The chorus provides another excellent example, when Reznor Sings “You can have it all, my empire of dirt,” he is singing of an ‘empire’ that is, at best, a few years old and, since that empire was built by a man best known for writing a song with the chorus “I wanna fuck you like an animal”, there are many who would, indeed, classify it as one made of “dirt.” However, when Cash sings the same line, he is coming from the perspective of a legendary musician with a legacy a half-century old. For him to call his empire ‘dirt’ is a much more powerful statement of a man who has a greater perspective on what truly matters in life.

The final line of the song displays exactly what makes the Cash version superior:

“If I could start again, a million miles away, I would keep myself. I would find a way.”

When Reznor sings this line, he is still a young man; if he truly wanted to ‘start again’, he could. This is why the song comes off as whiny; it’s a hopeless song written by someone who still has hope but is too blind to see it. When Cash sings the line, it is too late for him to ‘start again’; he’s old and he’s dying. He can’t start again. In Reznor’s hands, the song is a suicide note; in Johnny’s, it’s a last will and testament.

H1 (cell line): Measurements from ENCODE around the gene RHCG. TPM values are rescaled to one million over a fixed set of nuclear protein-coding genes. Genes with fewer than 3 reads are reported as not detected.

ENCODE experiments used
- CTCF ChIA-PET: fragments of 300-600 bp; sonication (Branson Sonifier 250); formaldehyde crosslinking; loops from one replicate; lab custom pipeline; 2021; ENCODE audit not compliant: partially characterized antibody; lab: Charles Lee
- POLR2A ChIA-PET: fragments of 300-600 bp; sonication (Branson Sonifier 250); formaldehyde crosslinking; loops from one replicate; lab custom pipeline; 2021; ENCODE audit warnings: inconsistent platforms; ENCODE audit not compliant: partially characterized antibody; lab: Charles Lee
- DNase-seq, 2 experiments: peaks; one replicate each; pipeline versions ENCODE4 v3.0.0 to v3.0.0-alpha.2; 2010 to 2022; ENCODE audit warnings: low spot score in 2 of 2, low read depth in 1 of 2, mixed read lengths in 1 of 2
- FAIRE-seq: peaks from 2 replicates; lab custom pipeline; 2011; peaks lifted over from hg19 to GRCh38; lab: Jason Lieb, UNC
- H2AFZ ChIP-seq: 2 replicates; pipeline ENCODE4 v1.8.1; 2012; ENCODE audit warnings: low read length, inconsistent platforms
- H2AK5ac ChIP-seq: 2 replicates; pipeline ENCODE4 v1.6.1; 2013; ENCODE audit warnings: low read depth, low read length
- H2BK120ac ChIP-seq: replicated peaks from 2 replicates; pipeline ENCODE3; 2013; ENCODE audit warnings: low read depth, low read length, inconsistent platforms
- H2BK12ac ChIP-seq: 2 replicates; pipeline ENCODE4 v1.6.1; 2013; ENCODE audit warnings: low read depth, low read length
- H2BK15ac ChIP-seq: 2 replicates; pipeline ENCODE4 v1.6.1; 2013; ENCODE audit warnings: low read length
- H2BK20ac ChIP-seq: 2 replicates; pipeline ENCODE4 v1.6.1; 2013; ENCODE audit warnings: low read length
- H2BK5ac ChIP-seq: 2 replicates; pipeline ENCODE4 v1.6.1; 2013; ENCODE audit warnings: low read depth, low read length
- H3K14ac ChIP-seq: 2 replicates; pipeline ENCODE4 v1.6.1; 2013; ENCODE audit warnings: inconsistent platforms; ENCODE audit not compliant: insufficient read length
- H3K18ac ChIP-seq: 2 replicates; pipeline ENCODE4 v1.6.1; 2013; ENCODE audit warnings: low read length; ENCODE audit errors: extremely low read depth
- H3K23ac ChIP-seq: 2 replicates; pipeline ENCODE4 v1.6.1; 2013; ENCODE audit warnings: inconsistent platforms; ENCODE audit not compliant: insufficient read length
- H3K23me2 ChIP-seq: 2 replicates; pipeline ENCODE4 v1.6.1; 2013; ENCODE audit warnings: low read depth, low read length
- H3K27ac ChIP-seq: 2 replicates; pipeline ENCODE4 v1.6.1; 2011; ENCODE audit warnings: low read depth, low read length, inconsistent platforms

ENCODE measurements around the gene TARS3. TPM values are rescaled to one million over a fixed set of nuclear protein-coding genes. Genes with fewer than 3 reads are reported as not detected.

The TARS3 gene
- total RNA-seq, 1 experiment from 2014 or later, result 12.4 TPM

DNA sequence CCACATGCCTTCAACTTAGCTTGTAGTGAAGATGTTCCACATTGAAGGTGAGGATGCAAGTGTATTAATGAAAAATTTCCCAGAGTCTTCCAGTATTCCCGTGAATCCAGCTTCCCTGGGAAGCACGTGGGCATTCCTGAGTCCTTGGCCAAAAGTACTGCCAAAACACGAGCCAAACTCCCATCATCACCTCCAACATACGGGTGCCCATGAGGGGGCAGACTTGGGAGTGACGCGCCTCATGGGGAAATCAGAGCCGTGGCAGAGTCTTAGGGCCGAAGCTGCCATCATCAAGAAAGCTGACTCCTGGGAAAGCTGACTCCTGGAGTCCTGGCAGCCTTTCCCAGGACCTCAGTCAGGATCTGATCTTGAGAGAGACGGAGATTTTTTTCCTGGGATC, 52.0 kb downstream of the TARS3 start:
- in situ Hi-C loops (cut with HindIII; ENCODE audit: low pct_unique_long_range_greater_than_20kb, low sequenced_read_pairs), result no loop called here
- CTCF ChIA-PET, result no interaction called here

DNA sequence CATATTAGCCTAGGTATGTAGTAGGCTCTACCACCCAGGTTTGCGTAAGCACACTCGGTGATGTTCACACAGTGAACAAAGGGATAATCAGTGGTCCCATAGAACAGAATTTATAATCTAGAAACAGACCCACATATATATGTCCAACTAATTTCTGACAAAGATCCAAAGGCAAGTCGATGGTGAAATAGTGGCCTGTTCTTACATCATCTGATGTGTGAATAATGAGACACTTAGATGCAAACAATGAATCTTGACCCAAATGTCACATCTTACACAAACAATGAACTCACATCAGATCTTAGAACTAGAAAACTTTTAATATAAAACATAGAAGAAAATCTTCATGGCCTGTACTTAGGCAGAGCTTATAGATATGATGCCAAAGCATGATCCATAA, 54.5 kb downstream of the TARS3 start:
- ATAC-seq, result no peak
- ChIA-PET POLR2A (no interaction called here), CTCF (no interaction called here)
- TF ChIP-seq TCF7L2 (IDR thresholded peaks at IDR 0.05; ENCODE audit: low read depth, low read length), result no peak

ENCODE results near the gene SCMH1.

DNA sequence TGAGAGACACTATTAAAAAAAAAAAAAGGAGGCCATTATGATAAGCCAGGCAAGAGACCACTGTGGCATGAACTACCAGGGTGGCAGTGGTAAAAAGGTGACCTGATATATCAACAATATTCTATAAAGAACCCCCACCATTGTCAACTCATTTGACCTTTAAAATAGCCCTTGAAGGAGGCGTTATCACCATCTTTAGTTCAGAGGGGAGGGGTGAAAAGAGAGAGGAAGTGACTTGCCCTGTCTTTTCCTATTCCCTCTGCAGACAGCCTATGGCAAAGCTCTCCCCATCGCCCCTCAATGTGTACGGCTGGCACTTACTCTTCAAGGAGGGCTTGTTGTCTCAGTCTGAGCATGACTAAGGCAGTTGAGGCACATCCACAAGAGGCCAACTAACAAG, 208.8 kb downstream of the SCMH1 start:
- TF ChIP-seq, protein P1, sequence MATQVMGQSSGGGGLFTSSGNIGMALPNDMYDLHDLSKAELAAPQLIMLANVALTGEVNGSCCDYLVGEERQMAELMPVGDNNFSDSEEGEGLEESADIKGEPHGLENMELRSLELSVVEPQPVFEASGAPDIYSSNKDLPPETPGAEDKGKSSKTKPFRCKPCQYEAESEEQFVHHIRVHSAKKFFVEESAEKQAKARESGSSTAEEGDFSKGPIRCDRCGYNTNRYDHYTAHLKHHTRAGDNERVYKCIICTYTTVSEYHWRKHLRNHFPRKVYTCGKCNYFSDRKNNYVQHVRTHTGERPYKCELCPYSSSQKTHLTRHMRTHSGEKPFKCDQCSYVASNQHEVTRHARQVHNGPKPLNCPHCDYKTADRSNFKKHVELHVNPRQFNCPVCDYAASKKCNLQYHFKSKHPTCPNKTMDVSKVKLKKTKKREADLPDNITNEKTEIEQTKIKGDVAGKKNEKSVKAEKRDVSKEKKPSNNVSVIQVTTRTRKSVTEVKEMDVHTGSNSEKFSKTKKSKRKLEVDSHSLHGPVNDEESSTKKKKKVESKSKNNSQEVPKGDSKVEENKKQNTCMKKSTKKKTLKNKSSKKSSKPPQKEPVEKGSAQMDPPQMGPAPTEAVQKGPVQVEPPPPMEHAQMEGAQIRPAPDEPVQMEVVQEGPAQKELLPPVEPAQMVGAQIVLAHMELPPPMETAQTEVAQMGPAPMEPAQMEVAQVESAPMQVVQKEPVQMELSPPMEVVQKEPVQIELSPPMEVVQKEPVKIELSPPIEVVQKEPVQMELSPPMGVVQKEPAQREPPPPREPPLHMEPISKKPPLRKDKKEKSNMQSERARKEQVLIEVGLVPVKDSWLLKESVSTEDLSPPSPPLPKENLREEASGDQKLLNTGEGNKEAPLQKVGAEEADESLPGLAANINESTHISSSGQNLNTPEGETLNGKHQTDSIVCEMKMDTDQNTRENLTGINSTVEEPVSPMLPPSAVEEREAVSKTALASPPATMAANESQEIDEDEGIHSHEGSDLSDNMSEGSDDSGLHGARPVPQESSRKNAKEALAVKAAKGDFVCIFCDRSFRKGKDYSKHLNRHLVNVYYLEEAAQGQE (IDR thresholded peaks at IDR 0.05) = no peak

Marc Caputo said...

Scott: Absolutely masterful. I can't view the video right now (I'm at work - damn DOE!), so I'm going from memory. This is one of the (sadly) few songs where song and video complement each other perfectly. One cannot be discussed without experiencing the other; once that has been done, they are forever linked.

In the video, what I remember as being most devastating was the intercutting of old, dying Johnny with young, vibrant Johnny and the closed up Cash Museum. That June Carter Cash, who adds such a calming, quiet grace to her husband's litany of sins, died before him adds to the tragedy and also ends up adding to the power of this video.

I would suffer another 20 years of shitty videos and "Spring Break" mentality to see another piece of art like this in my lifetime.

Christian said...